By Roy Douglas Malonson
“So, you have two types of Negro. The old type and the new type. Most of you know the old type. When you read about him in history during slavery he was called ‘Uncle Tom’. He was the house Negro. And during slavery you had two Negroes. You had the house Negro and the field Negro.”
– Malcolm X
In 1965, when Dr. Martin Luther King, Jr. was jailed for the March on Selma, Malcolm X delivered a prolific rendition to a group of protestors in Selma.
He explained the differences between the house Negro and the field Negro as it was during the days of slavery. Pointing out the characteristics of both, he paralleled the same type of personality that existed in slavery to that which was demonstrated by Black folks during his day (1965).
He explained how the house Negro lived close to his Master, dressed like him, ate his leftovers and even identified himself like the Master.
The field Negro then, was the exact opposite. He stayed out in the field working from sun up to sun down. He cared more about the things that happened to affect all slaves, whereas the house Negro was only concerned about himself and those things which pertained to the Master.
During slavery the vast majority of slaves were field Negroes. Malcolm X continued to explain various other differences between the two type of Negroes that existed during slavery.
As he moved towards his era. He said, “So now you have a twentieth-century-type of house Negro. A twentieth-century Uncle Tom. He’s just as much an Uncle Tom today as Uncle Tom was 100 and 200 years ago. Only he’s a modern Uncle Tom.
That Uncle Tom wore a handkerchief around his head. This Uncle Tom wears a top hat. He’s sharp. He dresses just like you do. He speaks the same phraseology, the same language.
He tries to speak it better than you do… So, this is the twentieth-century Negro. Whenever you say ‘you,’ the personal pronoun in the singular or in the plural, he uses it right along with you. When you say you’re in trouble, he says, ‘Yes, we’re in trouble.’”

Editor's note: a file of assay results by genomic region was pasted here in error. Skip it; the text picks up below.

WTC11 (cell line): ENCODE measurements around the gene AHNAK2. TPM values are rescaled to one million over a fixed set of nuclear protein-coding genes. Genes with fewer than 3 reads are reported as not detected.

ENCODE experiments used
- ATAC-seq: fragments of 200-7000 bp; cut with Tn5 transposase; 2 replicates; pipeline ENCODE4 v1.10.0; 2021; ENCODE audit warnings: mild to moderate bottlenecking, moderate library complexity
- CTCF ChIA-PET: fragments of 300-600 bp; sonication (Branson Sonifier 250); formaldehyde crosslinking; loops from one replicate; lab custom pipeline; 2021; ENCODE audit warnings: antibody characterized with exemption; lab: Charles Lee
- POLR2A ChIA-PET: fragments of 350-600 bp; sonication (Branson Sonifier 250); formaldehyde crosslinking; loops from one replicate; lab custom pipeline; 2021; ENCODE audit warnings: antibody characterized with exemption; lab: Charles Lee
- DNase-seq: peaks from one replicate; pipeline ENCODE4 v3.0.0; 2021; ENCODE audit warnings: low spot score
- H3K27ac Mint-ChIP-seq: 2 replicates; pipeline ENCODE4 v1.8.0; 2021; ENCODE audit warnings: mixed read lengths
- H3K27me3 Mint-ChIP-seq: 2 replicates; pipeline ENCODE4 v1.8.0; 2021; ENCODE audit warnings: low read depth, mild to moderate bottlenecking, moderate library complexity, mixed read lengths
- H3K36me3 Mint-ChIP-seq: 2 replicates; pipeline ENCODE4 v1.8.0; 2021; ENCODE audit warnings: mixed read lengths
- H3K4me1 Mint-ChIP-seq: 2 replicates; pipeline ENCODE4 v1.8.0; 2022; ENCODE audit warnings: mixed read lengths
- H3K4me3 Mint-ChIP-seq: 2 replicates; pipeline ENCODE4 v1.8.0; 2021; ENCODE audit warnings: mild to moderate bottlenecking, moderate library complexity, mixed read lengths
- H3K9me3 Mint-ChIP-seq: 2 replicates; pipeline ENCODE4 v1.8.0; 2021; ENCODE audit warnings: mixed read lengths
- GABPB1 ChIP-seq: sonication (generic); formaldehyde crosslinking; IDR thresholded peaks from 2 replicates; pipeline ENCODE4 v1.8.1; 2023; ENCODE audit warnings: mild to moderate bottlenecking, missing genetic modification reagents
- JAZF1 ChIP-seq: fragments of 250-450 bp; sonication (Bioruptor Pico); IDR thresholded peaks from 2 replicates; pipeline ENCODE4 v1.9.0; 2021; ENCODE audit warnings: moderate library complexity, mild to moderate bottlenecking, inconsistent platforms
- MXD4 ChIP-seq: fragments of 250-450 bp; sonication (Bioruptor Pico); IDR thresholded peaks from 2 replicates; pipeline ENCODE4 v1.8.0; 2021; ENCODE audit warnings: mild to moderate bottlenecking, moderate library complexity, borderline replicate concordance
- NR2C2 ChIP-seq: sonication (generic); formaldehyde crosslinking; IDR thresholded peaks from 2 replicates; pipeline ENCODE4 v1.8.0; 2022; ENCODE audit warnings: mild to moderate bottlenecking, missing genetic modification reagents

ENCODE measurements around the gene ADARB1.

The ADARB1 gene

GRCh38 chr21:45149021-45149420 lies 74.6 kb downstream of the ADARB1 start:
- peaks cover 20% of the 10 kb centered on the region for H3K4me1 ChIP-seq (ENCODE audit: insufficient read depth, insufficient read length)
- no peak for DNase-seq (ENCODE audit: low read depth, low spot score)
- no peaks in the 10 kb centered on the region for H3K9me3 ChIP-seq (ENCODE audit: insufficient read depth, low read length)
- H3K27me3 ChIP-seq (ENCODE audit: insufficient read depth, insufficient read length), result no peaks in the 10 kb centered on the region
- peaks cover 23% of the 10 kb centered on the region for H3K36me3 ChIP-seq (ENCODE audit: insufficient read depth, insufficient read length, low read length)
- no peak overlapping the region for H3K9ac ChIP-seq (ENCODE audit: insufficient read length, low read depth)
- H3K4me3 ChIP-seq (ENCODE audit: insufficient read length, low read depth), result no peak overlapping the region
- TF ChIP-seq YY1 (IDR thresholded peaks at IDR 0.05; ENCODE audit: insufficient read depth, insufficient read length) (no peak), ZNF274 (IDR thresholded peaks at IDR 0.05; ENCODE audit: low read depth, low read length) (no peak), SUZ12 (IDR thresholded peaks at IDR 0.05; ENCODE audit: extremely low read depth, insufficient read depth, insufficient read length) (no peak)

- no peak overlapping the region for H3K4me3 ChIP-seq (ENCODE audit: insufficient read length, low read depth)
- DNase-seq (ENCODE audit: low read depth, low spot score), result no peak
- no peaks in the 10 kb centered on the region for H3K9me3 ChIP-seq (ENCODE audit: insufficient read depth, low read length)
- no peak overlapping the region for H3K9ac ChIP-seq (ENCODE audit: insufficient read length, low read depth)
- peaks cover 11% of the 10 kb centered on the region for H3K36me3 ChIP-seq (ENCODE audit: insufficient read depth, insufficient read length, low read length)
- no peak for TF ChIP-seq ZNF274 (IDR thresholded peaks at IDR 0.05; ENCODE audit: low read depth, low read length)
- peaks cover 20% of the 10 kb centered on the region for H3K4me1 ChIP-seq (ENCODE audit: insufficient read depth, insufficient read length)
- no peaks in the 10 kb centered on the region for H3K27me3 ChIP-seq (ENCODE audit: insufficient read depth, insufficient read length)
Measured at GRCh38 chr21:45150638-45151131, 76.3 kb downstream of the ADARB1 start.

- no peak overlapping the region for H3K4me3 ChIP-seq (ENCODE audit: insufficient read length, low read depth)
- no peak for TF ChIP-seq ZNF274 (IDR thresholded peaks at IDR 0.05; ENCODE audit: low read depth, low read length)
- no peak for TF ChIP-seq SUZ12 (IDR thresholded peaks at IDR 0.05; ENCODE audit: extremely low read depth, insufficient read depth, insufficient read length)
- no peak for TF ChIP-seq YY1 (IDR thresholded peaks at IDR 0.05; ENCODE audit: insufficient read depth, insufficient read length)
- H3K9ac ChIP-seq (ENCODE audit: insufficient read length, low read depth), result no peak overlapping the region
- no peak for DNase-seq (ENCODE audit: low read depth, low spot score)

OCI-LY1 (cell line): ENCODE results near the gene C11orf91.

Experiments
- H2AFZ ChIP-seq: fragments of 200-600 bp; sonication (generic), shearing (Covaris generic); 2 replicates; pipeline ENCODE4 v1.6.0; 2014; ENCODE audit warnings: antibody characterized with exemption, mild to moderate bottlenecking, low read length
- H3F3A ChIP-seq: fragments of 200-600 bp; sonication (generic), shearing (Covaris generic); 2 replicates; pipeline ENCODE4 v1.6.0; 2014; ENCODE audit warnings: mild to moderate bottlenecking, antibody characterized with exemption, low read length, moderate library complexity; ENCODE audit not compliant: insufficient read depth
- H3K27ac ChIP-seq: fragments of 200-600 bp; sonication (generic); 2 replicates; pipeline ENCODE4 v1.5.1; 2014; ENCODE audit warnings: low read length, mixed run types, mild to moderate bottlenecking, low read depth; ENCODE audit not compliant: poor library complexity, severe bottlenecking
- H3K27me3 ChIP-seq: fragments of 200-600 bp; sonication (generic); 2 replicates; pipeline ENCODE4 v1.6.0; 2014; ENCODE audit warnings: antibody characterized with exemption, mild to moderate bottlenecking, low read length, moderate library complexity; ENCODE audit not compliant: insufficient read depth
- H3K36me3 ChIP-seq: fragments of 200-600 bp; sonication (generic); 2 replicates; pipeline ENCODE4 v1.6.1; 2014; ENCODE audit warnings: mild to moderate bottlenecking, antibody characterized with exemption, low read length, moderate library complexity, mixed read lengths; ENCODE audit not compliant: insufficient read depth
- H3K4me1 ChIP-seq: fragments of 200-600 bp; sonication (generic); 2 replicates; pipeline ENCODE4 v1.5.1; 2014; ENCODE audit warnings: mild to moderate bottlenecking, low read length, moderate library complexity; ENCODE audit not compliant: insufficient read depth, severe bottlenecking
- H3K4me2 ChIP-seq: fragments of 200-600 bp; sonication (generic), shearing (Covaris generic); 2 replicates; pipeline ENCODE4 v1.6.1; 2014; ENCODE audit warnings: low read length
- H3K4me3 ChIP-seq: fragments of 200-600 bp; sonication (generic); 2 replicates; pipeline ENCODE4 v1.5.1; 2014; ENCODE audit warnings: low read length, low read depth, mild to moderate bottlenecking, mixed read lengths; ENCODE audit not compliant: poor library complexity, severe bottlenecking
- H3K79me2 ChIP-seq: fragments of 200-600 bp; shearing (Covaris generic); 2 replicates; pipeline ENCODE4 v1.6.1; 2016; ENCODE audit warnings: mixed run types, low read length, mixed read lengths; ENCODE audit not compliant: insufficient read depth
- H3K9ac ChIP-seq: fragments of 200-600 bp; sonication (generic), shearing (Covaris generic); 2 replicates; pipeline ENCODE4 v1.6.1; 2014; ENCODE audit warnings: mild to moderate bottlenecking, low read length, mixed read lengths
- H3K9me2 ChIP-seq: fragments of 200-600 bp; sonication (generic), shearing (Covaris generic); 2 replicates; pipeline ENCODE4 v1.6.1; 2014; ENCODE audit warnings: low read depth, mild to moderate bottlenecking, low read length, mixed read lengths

After Malcolm X spoke those words, he concluded by saying, “But there’s another kind of Black man on the scene. If you say you’re in trouble, he says, ‘Yes, you’re in trouble.’ He doesn’t identify himself with your plight whatsoever.”
After reflecting on Malcolm X’s speech in its entirety, I wondered to myself what he would think about many of these modern-day Negroes?
Because truth is, the way society has evolved it ain’t very many field Negroes around no more. All of the field Negroes have become house Negroes and nowadays it ain’t nobody hardly left to fight.
Many of them have abandoned their communities and moved into others which was never truly designed for them. They have left a lot of their old landmarks in search of better opportunities, not realizing that they have neglected their own.
You see, back in the day it was the field Negroes who fought vicariously for ALL Negroes. They were the ones who made the way for the house Negroes and the Uncle Tom’s.
But even though some things have changed, still a lot of things remain the same. Hence, Same Principle, Different Generation.
Concluding, We MUST Understand in 2019, there is a new House Negro on the scene. The only difference, his ancestors are not from Africa, but instead Mexico; his skin is not as dark as the original House Negro and chances are English is not his primary language.
But you can rest assured that he is out working to provide for his family locally and internationally. There is no task that is too difficult for him to accept either.
Photo credit: historyextra.com